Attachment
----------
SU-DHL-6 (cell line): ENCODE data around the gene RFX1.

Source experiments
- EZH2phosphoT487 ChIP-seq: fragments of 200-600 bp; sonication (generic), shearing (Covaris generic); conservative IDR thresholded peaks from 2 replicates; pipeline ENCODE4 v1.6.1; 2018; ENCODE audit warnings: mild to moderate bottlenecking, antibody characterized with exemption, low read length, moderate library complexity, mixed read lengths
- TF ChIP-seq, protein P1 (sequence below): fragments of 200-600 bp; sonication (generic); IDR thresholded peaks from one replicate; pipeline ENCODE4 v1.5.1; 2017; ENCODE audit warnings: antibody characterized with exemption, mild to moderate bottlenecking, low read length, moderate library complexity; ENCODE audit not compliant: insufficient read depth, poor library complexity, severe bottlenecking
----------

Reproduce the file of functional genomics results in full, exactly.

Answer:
SU-DHL-6 (cell line): ENCODE data around the gene RFX1.

Source experiments
- EZH2phosphoT487 ChIP-seq: fragments of 200-600 bp; sonication (generic), shearing (Covaris generic); conservative IDR thresholded peaks from 2 replicates; pipeline ENCODE4 v1.6.1; 2018; ENCODE audit warnings: mild to moderate bottlenecking, antibody characterized with exemption, low read length, moderate library complexity, mixed read lengths
- TF ChIP-seq, protein P1 (sequence below): fragments of 200-600 bp; sonication (generic); IDR thresholded peaks from one replicate; pipeline ENCODE4 v1.5.1; 2017; ENCODE audit warnings: antibody characterized with exemption, mild to moderate bottlenecking, low read length, moderate library complexity; ENCODE audit not compliant: insufficient read depth, poor library complexity, severe bottlenecking